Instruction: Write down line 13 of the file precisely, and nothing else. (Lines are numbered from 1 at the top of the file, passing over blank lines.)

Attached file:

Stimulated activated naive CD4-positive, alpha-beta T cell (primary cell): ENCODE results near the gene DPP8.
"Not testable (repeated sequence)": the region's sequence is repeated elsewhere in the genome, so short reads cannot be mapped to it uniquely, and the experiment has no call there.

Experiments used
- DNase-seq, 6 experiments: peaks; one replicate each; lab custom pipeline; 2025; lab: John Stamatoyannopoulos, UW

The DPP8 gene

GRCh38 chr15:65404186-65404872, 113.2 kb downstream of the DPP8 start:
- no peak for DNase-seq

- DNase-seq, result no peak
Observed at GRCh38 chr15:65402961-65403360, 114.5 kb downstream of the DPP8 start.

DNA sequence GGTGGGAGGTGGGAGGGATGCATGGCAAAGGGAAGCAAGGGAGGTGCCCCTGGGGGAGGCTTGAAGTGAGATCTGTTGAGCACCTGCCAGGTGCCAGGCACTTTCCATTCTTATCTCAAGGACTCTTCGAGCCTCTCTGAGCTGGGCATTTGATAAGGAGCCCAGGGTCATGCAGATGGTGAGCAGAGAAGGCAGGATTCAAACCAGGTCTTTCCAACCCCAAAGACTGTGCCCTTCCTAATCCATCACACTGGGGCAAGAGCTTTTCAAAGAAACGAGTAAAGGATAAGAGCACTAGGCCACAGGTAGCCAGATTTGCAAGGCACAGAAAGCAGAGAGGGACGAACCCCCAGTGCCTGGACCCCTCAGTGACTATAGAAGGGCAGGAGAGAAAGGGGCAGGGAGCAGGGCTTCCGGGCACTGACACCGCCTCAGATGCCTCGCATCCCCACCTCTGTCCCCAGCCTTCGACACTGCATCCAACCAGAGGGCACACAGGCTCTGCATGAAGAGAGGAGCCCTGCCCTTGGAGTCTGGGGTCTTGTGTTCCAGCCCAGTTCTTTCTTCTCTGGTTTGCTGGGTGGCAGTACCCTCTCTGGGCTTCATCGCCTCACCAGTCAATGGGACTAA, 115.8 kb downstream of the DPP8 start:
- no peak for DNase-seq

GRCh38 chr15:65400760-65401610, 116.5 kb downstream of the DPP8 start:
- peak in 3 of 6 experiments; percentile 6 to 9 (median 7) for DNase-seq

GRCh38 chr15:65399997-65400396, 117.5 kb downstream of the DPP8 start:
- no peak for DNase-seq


- peak in 3 of 6 experiments; percentile 6 to 9 (median 7) for DNase-seq